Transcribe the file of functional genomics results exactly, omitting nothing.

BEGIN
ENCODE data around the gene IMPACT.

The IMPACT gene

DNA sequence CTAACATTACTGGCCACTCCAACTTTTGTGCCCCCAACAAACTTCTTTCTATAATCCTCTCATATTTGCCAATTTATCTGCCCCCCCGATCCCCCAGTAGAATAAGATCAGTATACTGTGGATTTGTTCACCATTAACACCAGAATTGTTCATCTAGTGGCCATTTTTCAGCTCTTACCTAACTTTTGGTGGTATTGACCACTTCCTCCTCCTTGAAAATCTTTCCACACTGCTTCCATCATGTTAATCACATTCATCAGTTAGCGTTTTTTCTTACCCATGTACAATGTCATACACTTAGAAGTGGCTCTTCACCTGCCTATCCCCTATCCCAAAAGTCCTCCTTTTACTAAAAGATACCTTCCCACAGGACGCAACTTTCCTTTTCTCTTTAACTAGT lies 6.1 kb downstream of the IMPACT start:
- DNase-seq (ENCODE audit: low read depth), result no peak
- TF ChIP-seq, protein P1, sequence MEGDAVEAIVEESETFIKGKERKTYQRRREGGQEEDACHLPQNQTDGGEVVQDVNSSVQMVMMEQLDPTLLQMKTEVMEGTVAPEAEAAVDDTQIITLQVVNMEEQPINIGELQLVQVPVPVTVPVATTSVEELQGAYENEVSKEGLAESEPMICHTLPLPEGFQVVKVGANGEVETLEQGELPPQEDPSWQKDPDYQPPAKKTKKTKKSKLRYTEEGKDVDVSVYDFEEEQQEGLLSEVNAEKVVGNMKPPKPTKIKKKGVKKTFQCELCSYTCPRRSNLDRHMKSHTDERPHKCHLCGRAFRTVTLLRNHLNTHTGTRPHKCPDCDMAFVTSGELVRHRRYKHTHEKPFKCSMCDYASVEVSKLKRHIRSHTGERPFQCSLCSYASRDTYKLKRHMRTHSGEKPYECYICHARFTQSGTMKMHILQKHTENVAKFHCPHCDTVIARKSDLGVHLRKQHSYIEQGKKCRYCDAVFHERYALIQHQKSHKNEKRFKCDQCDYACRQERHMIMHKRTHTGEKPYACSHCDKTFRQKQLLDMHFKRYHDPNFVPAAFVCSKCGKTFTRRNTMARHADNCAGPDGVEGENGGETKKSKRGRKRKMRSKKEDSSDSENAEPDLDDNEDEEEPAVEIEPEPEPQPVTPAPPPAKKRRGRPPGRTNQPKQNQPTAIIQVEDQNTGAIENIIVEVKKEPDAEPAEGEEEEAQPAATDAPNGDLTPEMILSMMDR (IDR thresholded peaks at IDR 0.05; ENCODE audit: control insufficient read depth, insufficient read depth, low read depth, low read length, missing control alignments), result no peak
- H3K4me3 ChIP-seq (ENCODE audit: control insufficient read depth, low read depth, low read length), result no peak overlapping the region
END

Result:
ENCODE data around the gene IMPACT.

The IMPACT gene

DNA sequence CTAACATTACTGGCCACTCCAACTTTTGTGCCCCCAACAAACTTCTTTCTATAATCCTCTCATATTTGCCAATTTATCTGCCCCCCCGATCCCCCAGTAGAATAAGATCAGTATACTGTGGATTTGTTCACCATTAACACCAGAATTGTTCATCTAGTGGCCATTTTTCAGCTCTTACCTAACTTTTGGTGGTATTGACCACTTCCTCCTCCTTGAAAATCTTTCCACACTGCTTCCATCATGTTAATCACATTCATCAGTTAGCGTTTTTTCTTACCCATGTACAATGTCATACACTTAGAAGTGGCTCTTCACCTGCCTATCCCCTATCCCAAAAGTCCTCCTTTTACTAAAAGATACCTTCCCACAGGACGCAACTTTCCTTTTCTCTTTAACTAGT lies 6.1 kb downstream of the IMPACT start:
- DNase-seq (ENCODE audit: low read depth), result no peak
- TF ChIP-seq, protein P1, sequence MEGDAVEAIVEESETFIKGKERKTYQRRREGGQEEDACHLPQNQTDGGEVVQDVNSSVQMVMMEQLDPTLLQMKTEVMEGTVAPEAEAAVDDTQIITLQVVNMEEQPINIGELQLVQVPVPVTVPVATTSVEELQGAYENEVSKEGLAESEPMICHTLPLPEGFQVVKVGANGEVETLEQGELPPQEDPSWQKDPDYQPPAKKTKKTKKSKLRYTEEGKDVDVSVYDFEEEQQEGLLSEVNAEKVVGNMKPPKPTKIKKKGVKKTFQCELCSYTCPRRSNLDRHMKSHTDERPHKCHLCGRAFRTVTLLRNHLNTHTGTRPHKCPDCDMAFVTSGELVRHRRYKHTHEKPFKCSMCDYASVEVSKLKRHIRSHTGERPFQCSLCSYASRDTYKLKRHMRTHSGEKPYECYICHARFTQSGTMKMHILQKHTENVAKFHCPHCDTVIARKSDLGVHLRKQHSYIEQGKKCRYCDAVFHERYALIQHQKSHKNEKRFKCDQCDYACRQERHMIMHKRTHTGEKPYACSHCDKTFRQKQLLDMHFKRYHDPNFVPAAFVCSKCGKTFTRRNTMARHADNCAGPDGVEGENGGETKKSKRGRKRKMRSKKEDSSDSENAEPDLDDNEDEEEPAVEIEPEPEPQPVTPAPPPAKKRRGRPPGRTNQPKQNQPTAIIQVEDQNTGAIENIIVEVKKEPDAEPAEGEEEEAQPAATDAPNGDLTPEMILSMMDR (IDR thresholded peaks at IDR 0.05; ENCODE audit: control insufficient read depth, insufficient read depth, low read depth, low read length, missing control alignments), result no peak
- H3K4me3 ChIP-seq (ENCODE audit: control insufficient read depth, low read depth, low read length), result no peak overlapping the region